The City of Chicago has formally asked for a 30-day reprieve from an ongoing lawsuit filed by the organization Friends of the Parks, noting that they are actively seeking a new site for the proposed Lucas Museum of Narrative Art. But that effort appears to be something of a legal “hail Mary”, as the City fights for the right to demolish a major building at McCormick Place, at considerable cost.
Friends of the Parks sued the City and the Chicago Park District to stop construction of the museum, on a site just south of Soldier Field. But in a motion filed today, the City noted that they are currently exploring an alternative plan, which would involve the a portion of the site currently occupied the McCormick Place Lakeside Center.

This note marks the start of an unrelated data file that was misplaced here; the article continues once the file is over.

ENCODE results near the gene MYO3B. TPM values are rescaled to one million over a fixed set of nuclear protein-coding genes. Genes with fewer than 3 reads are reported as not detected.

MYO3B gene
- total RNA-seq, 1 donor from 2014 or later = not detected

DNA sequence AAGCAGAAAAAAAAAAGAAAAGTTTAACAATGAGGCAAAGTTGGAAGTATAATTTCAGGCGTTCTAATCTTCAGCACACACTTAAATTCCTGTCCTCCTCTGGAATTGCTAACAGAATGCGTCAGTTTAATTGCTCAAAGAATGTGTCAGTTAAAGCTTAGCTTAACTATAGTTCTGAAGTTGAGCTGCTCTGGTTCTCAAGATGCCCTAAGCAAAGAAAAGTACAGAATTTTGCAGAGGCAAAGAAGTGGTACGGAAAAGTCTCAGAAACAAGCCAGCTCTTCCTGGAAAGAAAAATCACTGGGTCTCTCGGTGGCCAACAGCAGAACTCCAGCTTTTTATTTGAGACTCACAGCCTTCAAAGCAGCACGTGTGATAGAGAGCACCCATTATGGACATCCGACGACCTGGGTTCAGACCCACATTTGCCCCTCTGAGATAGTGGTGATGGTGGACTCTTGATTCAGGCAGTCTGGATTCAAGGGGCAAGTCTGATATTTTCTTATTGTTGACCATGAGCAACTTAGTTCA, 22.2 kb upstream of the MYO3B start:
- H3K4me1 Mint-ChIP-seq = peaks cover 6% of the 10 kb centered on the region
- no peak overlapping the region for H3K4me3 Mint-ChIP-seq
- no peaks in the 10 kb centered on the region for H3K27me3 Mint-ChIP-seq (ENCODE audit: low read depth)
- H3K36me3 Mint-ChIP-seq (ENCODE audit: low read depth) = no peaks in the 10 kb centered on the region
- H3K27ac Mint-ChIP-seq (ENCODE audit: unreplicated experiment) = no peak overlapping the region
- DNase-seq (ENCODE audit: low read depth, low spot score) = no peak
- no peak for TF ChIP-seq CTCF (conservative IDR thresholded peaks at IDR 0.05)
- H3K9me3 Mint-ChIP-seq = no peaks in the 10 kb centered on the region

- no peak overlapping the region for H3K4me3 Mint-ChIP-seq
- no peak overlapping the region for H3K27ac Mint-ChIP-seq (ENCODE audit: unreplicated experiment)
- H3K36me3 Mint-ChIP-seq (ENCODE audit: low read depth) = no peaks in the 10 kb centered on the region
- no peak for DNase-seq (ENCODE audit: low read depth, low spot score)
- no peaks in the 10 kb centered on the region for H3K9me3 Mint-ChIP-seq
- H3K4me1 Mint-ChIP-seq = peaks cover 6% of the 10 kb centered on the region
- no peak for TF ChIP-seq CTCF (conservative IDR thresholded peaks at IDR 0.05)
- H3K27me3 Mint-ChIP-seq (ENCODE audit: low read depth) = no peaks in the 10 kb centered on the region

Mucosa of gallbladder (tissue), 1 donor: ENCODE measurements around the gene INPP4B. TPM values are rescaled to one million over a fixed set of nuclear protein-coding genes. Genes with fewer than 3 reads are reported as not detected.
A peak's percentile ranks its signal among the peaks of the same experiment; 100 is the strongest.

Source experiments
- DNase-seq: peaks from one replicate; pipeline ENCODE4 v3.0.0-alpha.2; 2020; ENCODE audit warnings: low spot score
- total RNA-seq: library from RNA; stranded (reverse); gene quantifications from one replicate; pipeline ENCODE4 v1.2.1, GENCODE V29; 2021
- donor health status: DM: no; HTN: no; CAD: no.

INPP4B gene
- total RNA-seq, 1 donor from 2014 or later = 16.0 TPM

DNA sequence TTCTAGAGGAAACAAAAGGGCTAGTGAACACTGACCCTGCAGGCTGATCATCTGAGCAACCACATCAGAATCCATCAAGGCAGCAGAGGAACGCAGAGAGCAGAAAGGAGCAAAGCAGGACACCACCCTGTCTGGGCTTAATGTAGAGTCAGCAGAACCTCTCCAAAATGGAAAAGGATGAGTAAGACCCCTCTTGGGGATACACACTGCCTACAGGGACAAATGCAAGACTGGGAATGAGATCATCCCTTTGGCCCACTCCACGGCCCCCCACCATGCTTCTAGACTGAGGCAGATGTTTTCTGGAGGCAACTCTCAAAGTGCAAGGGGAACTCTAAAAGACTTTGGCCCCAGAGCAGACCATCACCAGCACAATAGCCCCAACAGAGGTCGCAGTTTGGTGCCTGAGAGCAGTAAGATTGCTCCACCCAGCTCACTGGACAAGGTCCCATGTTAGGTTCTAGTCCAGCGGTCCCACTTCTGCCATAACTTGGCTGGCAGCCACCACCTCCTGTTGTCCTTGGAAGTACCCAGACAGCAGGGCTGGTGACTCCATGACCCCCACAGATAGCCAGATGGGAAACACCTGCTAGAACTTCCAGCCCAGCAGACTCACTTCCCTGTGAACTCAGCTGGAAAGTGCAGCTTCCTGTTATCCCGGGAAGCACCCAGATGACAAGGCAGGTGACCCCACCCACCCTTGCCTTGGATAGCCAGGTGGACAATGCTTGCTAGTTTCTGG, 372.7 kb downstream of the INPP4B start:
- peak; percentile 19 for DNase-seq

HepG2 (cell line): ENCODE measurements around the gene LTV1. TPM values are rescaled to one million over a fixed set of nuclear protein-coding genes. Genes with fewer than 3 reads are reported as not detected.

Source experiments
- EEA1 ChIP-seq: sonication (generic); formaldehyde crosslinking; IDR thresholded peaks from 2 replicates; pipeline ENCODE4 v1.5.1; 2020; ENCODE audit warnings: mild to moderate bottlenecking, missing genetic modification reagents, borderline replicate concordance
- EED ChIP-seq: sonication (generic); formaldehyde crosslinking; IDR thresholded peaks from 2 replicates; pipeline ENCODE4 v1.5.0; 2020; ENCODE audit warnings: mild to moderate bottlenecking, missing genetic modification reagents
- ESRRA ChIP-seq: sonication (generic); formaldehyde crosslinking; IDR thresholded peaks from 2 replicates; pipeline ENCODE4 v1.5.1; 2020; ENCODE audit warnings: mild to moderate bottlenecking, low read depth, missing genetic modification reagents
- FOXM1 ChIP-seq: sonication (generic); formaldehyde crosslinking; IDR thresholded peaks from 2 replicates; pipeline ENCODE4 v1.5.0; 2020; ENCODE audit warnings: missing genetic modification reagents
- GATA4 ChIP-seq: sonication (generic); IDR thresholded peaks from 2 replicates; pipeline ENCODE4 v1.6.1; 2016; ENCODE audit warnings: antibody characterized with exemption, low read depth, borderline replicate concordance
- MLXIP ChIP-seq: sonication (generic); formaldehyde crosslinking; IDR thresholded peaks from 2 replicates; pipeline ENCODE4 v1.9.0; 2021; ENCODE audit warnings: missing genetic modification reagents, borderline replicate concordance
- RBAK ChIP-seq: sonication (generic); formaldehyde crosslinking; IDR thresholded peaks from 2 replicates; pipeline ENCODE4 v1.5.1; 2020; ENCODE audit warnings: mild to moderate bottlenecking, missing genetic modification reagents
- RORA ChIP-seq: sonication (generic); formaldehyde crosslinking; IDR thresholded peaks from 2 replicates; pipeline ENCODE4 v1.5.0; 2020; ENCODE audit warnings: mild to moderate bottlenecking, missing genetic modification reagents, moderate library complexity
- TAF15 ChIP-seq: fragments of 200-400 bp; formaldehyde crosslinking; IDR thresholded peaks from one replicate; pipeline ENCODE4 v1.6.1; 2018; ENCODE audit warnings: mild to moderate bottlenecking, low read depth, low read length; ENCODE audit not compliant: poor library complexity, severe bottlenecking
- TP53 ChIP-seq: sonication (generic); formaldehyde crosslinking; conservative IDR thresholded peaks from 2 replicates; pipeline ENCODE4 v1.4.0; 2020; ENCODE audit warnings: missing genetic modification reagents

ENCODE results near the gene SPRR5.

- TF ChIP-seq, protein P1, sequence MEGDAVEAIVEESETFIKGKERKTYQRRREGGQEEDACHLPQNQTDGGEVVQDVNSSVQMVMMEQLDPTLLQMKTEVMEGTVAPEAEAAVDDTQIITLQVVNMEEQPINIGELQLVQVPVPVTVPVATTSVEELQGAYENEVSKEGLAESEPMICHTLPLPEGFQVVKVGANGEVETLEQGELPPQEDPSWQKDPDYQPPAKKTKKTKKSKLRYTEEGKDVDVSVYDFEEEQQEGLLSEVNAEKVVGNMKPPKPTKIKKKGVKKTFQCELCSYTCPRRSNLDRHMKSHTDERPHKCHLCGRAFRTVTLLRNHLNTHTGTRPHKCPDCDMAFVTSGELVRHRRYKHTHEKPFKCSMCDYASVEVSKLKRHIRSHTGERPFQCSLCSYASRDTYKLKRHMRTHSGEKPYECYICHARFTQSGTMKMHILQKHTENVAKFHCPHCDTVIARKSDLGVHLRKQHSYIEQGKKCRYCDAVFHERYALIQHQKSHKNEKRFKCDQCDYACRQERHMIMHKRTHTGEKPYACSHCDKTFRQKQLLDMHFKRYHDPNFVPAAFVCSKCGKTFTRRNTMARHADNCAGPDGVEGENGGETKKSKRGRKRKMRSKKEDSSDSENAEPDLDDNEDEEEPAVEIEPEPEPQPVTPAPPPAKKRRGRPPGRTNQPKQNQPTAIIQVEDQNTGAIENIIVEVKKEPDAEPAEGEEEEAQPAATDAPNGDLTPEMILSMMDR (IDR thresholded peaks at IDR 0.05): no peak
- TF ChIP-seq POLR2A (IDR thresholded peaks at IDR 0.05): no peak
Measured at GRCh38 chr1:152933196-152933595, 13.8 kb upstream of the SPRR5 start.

“The remaining land resulting from the demolition of Lakeside Center will be converted into twelve acres of new parkland, to be owned by the Park District for public use and enjoyment, with the new parkland maintained (by the Lucas museum) at its sole cost for 99 years,” that motion states, conceding that “various aspects of the proposed plan will require state approval through legislation enacted by the General Assembly and signed by the Governor.”
The total cost of the plan has been estimated at over $1 billion, with Lucas contributing over $700 million. Part of the plan would involve construction of new exhibition space. But the financing package also calls for restructuring certain taxes, and extension of McPier’s current borrowing authority .
The gambit appears to be a risky one, with even the City conceding that barring the necessary legislative action by the end of this session, the litigation should be allowed to resume.